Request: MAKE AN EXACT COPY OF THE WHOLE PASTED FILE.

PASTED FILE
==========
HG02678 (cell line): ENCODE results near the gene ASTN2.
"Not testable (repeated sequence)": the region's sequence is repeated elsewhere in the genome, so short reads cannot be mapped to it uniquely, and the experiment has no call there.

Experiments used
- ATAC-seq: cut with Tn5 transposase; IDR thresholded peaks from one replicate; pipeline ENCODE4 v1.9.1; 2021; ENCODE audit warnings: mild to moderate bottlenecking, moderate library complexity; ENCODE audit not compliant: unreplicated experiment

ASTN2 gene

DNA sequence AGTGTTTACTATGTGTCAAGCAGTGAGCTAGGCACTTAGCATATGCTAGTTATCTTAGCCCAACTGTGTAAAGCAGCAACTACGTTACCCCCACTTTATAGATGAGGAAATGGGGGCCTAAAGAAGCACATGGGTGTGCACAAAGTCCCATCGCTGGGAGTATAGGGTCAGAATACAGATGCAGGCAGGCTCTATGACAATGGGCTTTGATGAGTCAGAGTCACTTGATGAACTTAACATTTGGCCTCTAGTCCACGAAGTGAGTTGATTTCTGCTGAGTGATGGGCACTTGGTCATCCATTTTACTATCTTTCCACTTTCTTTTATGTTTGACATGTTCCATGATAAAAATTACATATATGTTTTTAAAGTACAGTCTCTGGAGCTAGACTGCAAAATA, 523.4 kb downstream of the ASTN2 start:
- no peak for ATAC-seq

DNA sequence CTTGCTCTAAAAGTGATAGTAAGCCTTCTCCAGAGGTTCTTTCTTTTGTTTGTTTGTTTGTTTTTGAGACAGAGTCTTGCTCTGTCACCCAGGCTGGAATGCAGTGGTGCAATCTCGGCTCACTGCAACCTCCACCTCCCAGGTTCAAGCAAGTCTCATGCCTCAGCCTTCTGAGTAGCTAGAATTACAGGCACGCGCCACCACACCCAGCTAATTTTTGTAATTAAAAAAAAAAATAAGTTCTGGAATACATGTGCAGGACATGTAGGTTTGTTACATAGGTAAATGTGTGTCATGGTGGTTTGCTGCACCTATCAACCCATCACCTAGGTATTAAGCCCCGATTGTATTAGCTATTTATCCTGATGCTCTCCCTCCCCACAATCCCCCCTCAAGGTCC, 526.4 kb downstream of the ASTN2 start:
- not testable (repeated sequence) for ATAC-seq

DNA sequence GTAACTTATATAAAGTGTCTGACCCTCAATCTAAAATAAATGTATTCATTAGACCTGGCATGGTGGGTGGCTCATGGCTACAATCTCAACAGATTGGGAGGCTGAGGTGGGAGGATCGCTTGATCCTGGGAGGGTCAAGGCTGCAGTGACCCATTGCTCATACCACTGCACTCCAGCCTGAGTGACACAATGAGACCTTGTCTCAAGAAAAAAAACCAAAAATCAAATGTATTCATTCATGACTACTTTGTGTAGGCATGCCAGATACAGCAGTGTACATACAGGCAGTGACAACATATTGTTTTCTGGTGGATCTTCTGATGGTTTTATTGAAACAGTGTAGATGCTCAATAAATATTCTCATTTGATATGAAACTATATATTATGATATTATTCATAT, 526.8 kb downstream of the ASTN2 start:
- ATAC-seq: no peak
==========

HG02678 (cell line): ENCODE results near the gene ASTN2.
"Not testable (repeated sequence)": the region's sequence is repeated elsewhere in the genome, so short reads cannot be mapped to it uniquely, and the experiment has no call there.

Experiments used
- ATAC-seq: cut with Tn5 transposase; IDR thresholded peaks from one replicate; pipeline ENCODE4 v1.9.1; 2021; ENCODE audit warnings: mild to moderate bottlenecking, moderate library complexity; ENCODE audit not compliant: unreplicated experiment

ASTN2 gene

DNA sequence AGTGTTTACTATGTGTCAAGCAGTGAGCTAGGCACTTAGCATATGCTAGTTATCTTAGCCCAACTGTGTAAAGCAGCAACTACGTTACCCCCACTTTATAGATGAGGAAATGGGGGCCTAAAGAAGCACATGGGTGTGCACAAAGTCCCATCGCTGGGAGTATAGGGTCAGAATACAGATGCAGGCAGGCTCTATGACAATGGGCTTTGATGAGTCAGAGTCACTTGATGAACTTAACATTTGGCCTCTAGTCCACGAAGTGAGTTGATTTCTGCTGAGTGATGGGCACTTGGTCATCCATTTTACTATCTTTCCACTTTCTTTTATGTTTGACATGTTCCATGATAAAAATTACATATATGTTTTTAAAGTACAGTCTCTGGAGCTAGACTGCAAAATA, 523.4 kb downstream of the ASTN2 start:
- no peak for ATAC-seq

DNA sequence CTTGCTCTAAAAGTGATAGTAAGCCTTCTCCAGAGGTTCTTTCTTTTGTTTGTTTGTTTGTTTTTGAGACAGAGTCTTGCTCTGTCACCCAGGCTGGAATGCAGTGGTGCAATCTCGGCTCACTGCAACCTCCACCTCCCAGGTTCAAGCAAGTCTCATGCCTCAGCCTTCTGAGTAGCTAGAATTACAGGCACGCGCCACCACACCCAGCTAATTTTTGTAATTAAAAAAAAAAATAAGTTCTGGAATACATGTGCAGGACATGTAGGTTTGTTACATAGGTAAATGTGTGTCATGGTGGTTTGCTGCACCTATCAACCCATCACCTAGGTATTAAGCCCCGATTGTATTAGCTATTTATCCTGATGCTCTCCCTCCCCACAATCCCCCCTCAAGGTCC, 526.4 kb downstream of the ASTN2 start:
- not testable (repeated sequence) for ATAC-seq

DNA sequence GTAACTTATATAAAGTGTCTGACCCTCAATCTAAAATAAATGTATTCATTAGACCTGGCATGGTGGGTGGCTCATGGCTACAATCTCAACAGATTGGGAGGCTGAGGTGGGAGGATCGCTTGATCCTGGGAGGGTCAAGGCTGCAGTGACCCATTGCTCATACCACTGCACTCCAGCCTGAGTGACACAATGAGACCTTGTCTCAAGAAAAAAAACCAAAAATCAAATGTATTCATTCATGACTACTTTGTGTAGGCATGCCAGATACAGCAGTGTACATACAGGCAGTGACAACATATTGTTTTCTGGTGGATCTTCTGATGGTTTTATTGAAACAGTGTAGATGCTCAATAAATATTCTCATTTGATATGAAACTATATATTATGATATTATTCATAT, 526.8 kb downstream of the ASTN2 start:
- ATAC-seq: no peak